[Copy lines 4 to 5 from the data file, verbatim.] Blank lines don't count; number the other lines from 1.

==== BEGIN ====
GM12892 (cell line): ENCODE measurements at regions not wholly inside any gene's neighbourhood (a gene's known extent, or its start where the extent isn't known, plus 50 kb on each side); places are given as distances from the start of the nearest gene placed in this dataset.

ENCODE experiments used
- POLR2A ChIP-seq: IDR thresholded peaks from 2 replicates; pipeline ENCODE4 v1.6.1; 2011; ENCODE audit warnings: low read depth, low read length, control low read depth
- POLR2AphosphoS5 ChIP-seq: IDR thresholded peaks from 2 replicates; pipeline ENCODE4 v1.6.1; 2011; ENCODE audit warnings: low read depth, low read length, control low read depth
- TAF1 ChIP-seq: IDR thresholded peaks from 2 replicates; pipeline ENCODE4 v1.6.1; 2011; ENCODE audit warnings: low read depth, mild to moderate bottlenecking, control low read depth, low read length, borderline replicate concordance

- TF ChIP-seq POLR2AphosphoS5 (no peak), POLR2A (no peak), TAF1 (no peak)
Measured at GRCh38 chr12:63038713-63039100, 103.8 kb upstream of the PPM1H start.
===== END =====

- POLR2AphosphoS5 ChIP-seq: IDR thresholded peaks from 2 replicates; pipeline ENCODE4 v1.6.1; 2011; ENCODE audit warnings: low read depth, low read length, control low read depth
- TAF1 ChIP-seq: IDR thresholded peaks from 2 replicates; pipeline ENCODE4 v1.6.1; 2011; ENCODE audit warnings: low read depth, mild to moderate bottlenecking, control low read depth, low read length, borderline replicate concordance